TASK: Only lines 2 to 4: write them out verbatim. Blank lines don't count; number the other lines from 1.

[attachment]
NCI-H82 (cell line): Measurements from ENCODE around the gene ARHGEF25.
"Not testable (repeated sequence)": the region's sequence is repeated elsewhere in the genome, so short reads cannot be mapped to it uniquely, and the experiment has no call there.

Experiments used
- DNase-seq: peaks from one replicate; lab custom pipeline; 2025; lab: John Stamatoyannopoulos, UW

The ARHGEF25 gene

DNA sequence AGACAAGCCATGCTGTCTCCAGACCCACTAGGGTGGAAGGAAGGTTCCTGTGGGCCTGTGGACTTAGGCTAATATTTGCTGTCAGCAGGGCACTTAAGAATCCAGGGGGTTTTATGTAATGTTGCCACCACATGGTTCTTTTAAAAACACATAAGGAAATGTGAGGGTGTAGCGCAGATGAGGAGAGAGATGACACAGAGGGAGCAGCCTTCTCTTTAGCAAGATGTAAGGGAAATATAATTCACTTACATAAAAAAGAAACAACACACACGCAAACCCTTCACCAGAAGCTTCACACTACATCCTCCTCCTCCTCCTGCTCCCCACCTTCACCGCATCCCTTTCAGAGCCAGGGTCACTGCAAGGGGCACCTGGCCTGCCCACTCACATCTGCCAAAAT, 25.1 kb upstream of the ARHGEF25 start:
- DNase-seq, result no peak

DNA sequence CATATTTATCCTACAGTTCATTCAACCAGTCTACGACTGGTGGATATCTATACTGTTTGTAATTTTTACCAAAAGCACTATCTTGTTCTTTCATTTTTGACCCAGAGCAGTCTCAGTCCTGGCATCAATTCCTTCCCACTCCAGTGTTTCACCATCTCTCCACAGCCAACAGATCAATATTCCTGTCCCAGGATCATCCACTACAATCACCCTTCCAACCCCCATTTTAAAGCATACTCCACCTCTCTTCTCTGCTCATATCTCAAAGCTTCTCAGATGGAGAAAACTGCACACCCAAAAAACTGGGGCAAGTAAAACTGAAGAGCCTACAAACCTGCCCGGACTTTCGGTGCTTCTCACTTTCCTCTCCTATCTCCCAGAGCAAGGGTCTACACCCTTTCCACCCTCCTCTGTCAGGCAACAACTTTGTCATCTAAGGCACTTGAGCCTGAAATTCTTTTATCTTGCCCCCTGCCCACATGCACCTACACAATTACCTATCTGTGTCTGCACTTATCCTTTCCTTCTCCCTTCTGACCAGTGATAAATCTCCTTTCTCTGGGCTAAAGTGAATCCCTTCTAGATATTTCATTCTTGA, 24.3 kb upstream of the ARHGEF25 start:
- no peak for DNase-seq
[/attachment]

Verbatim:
"Not testable (repeated sequence)": the region's sequence is repeated elsewhere in the genome, so short reads cannot be mapped to it uniquely, and the experiment has no call there.

Experiments used
- DNase-seq: peaks from one replicate; lab custom pipeline; 2025; lab: John Stamatoyannopoulos, UW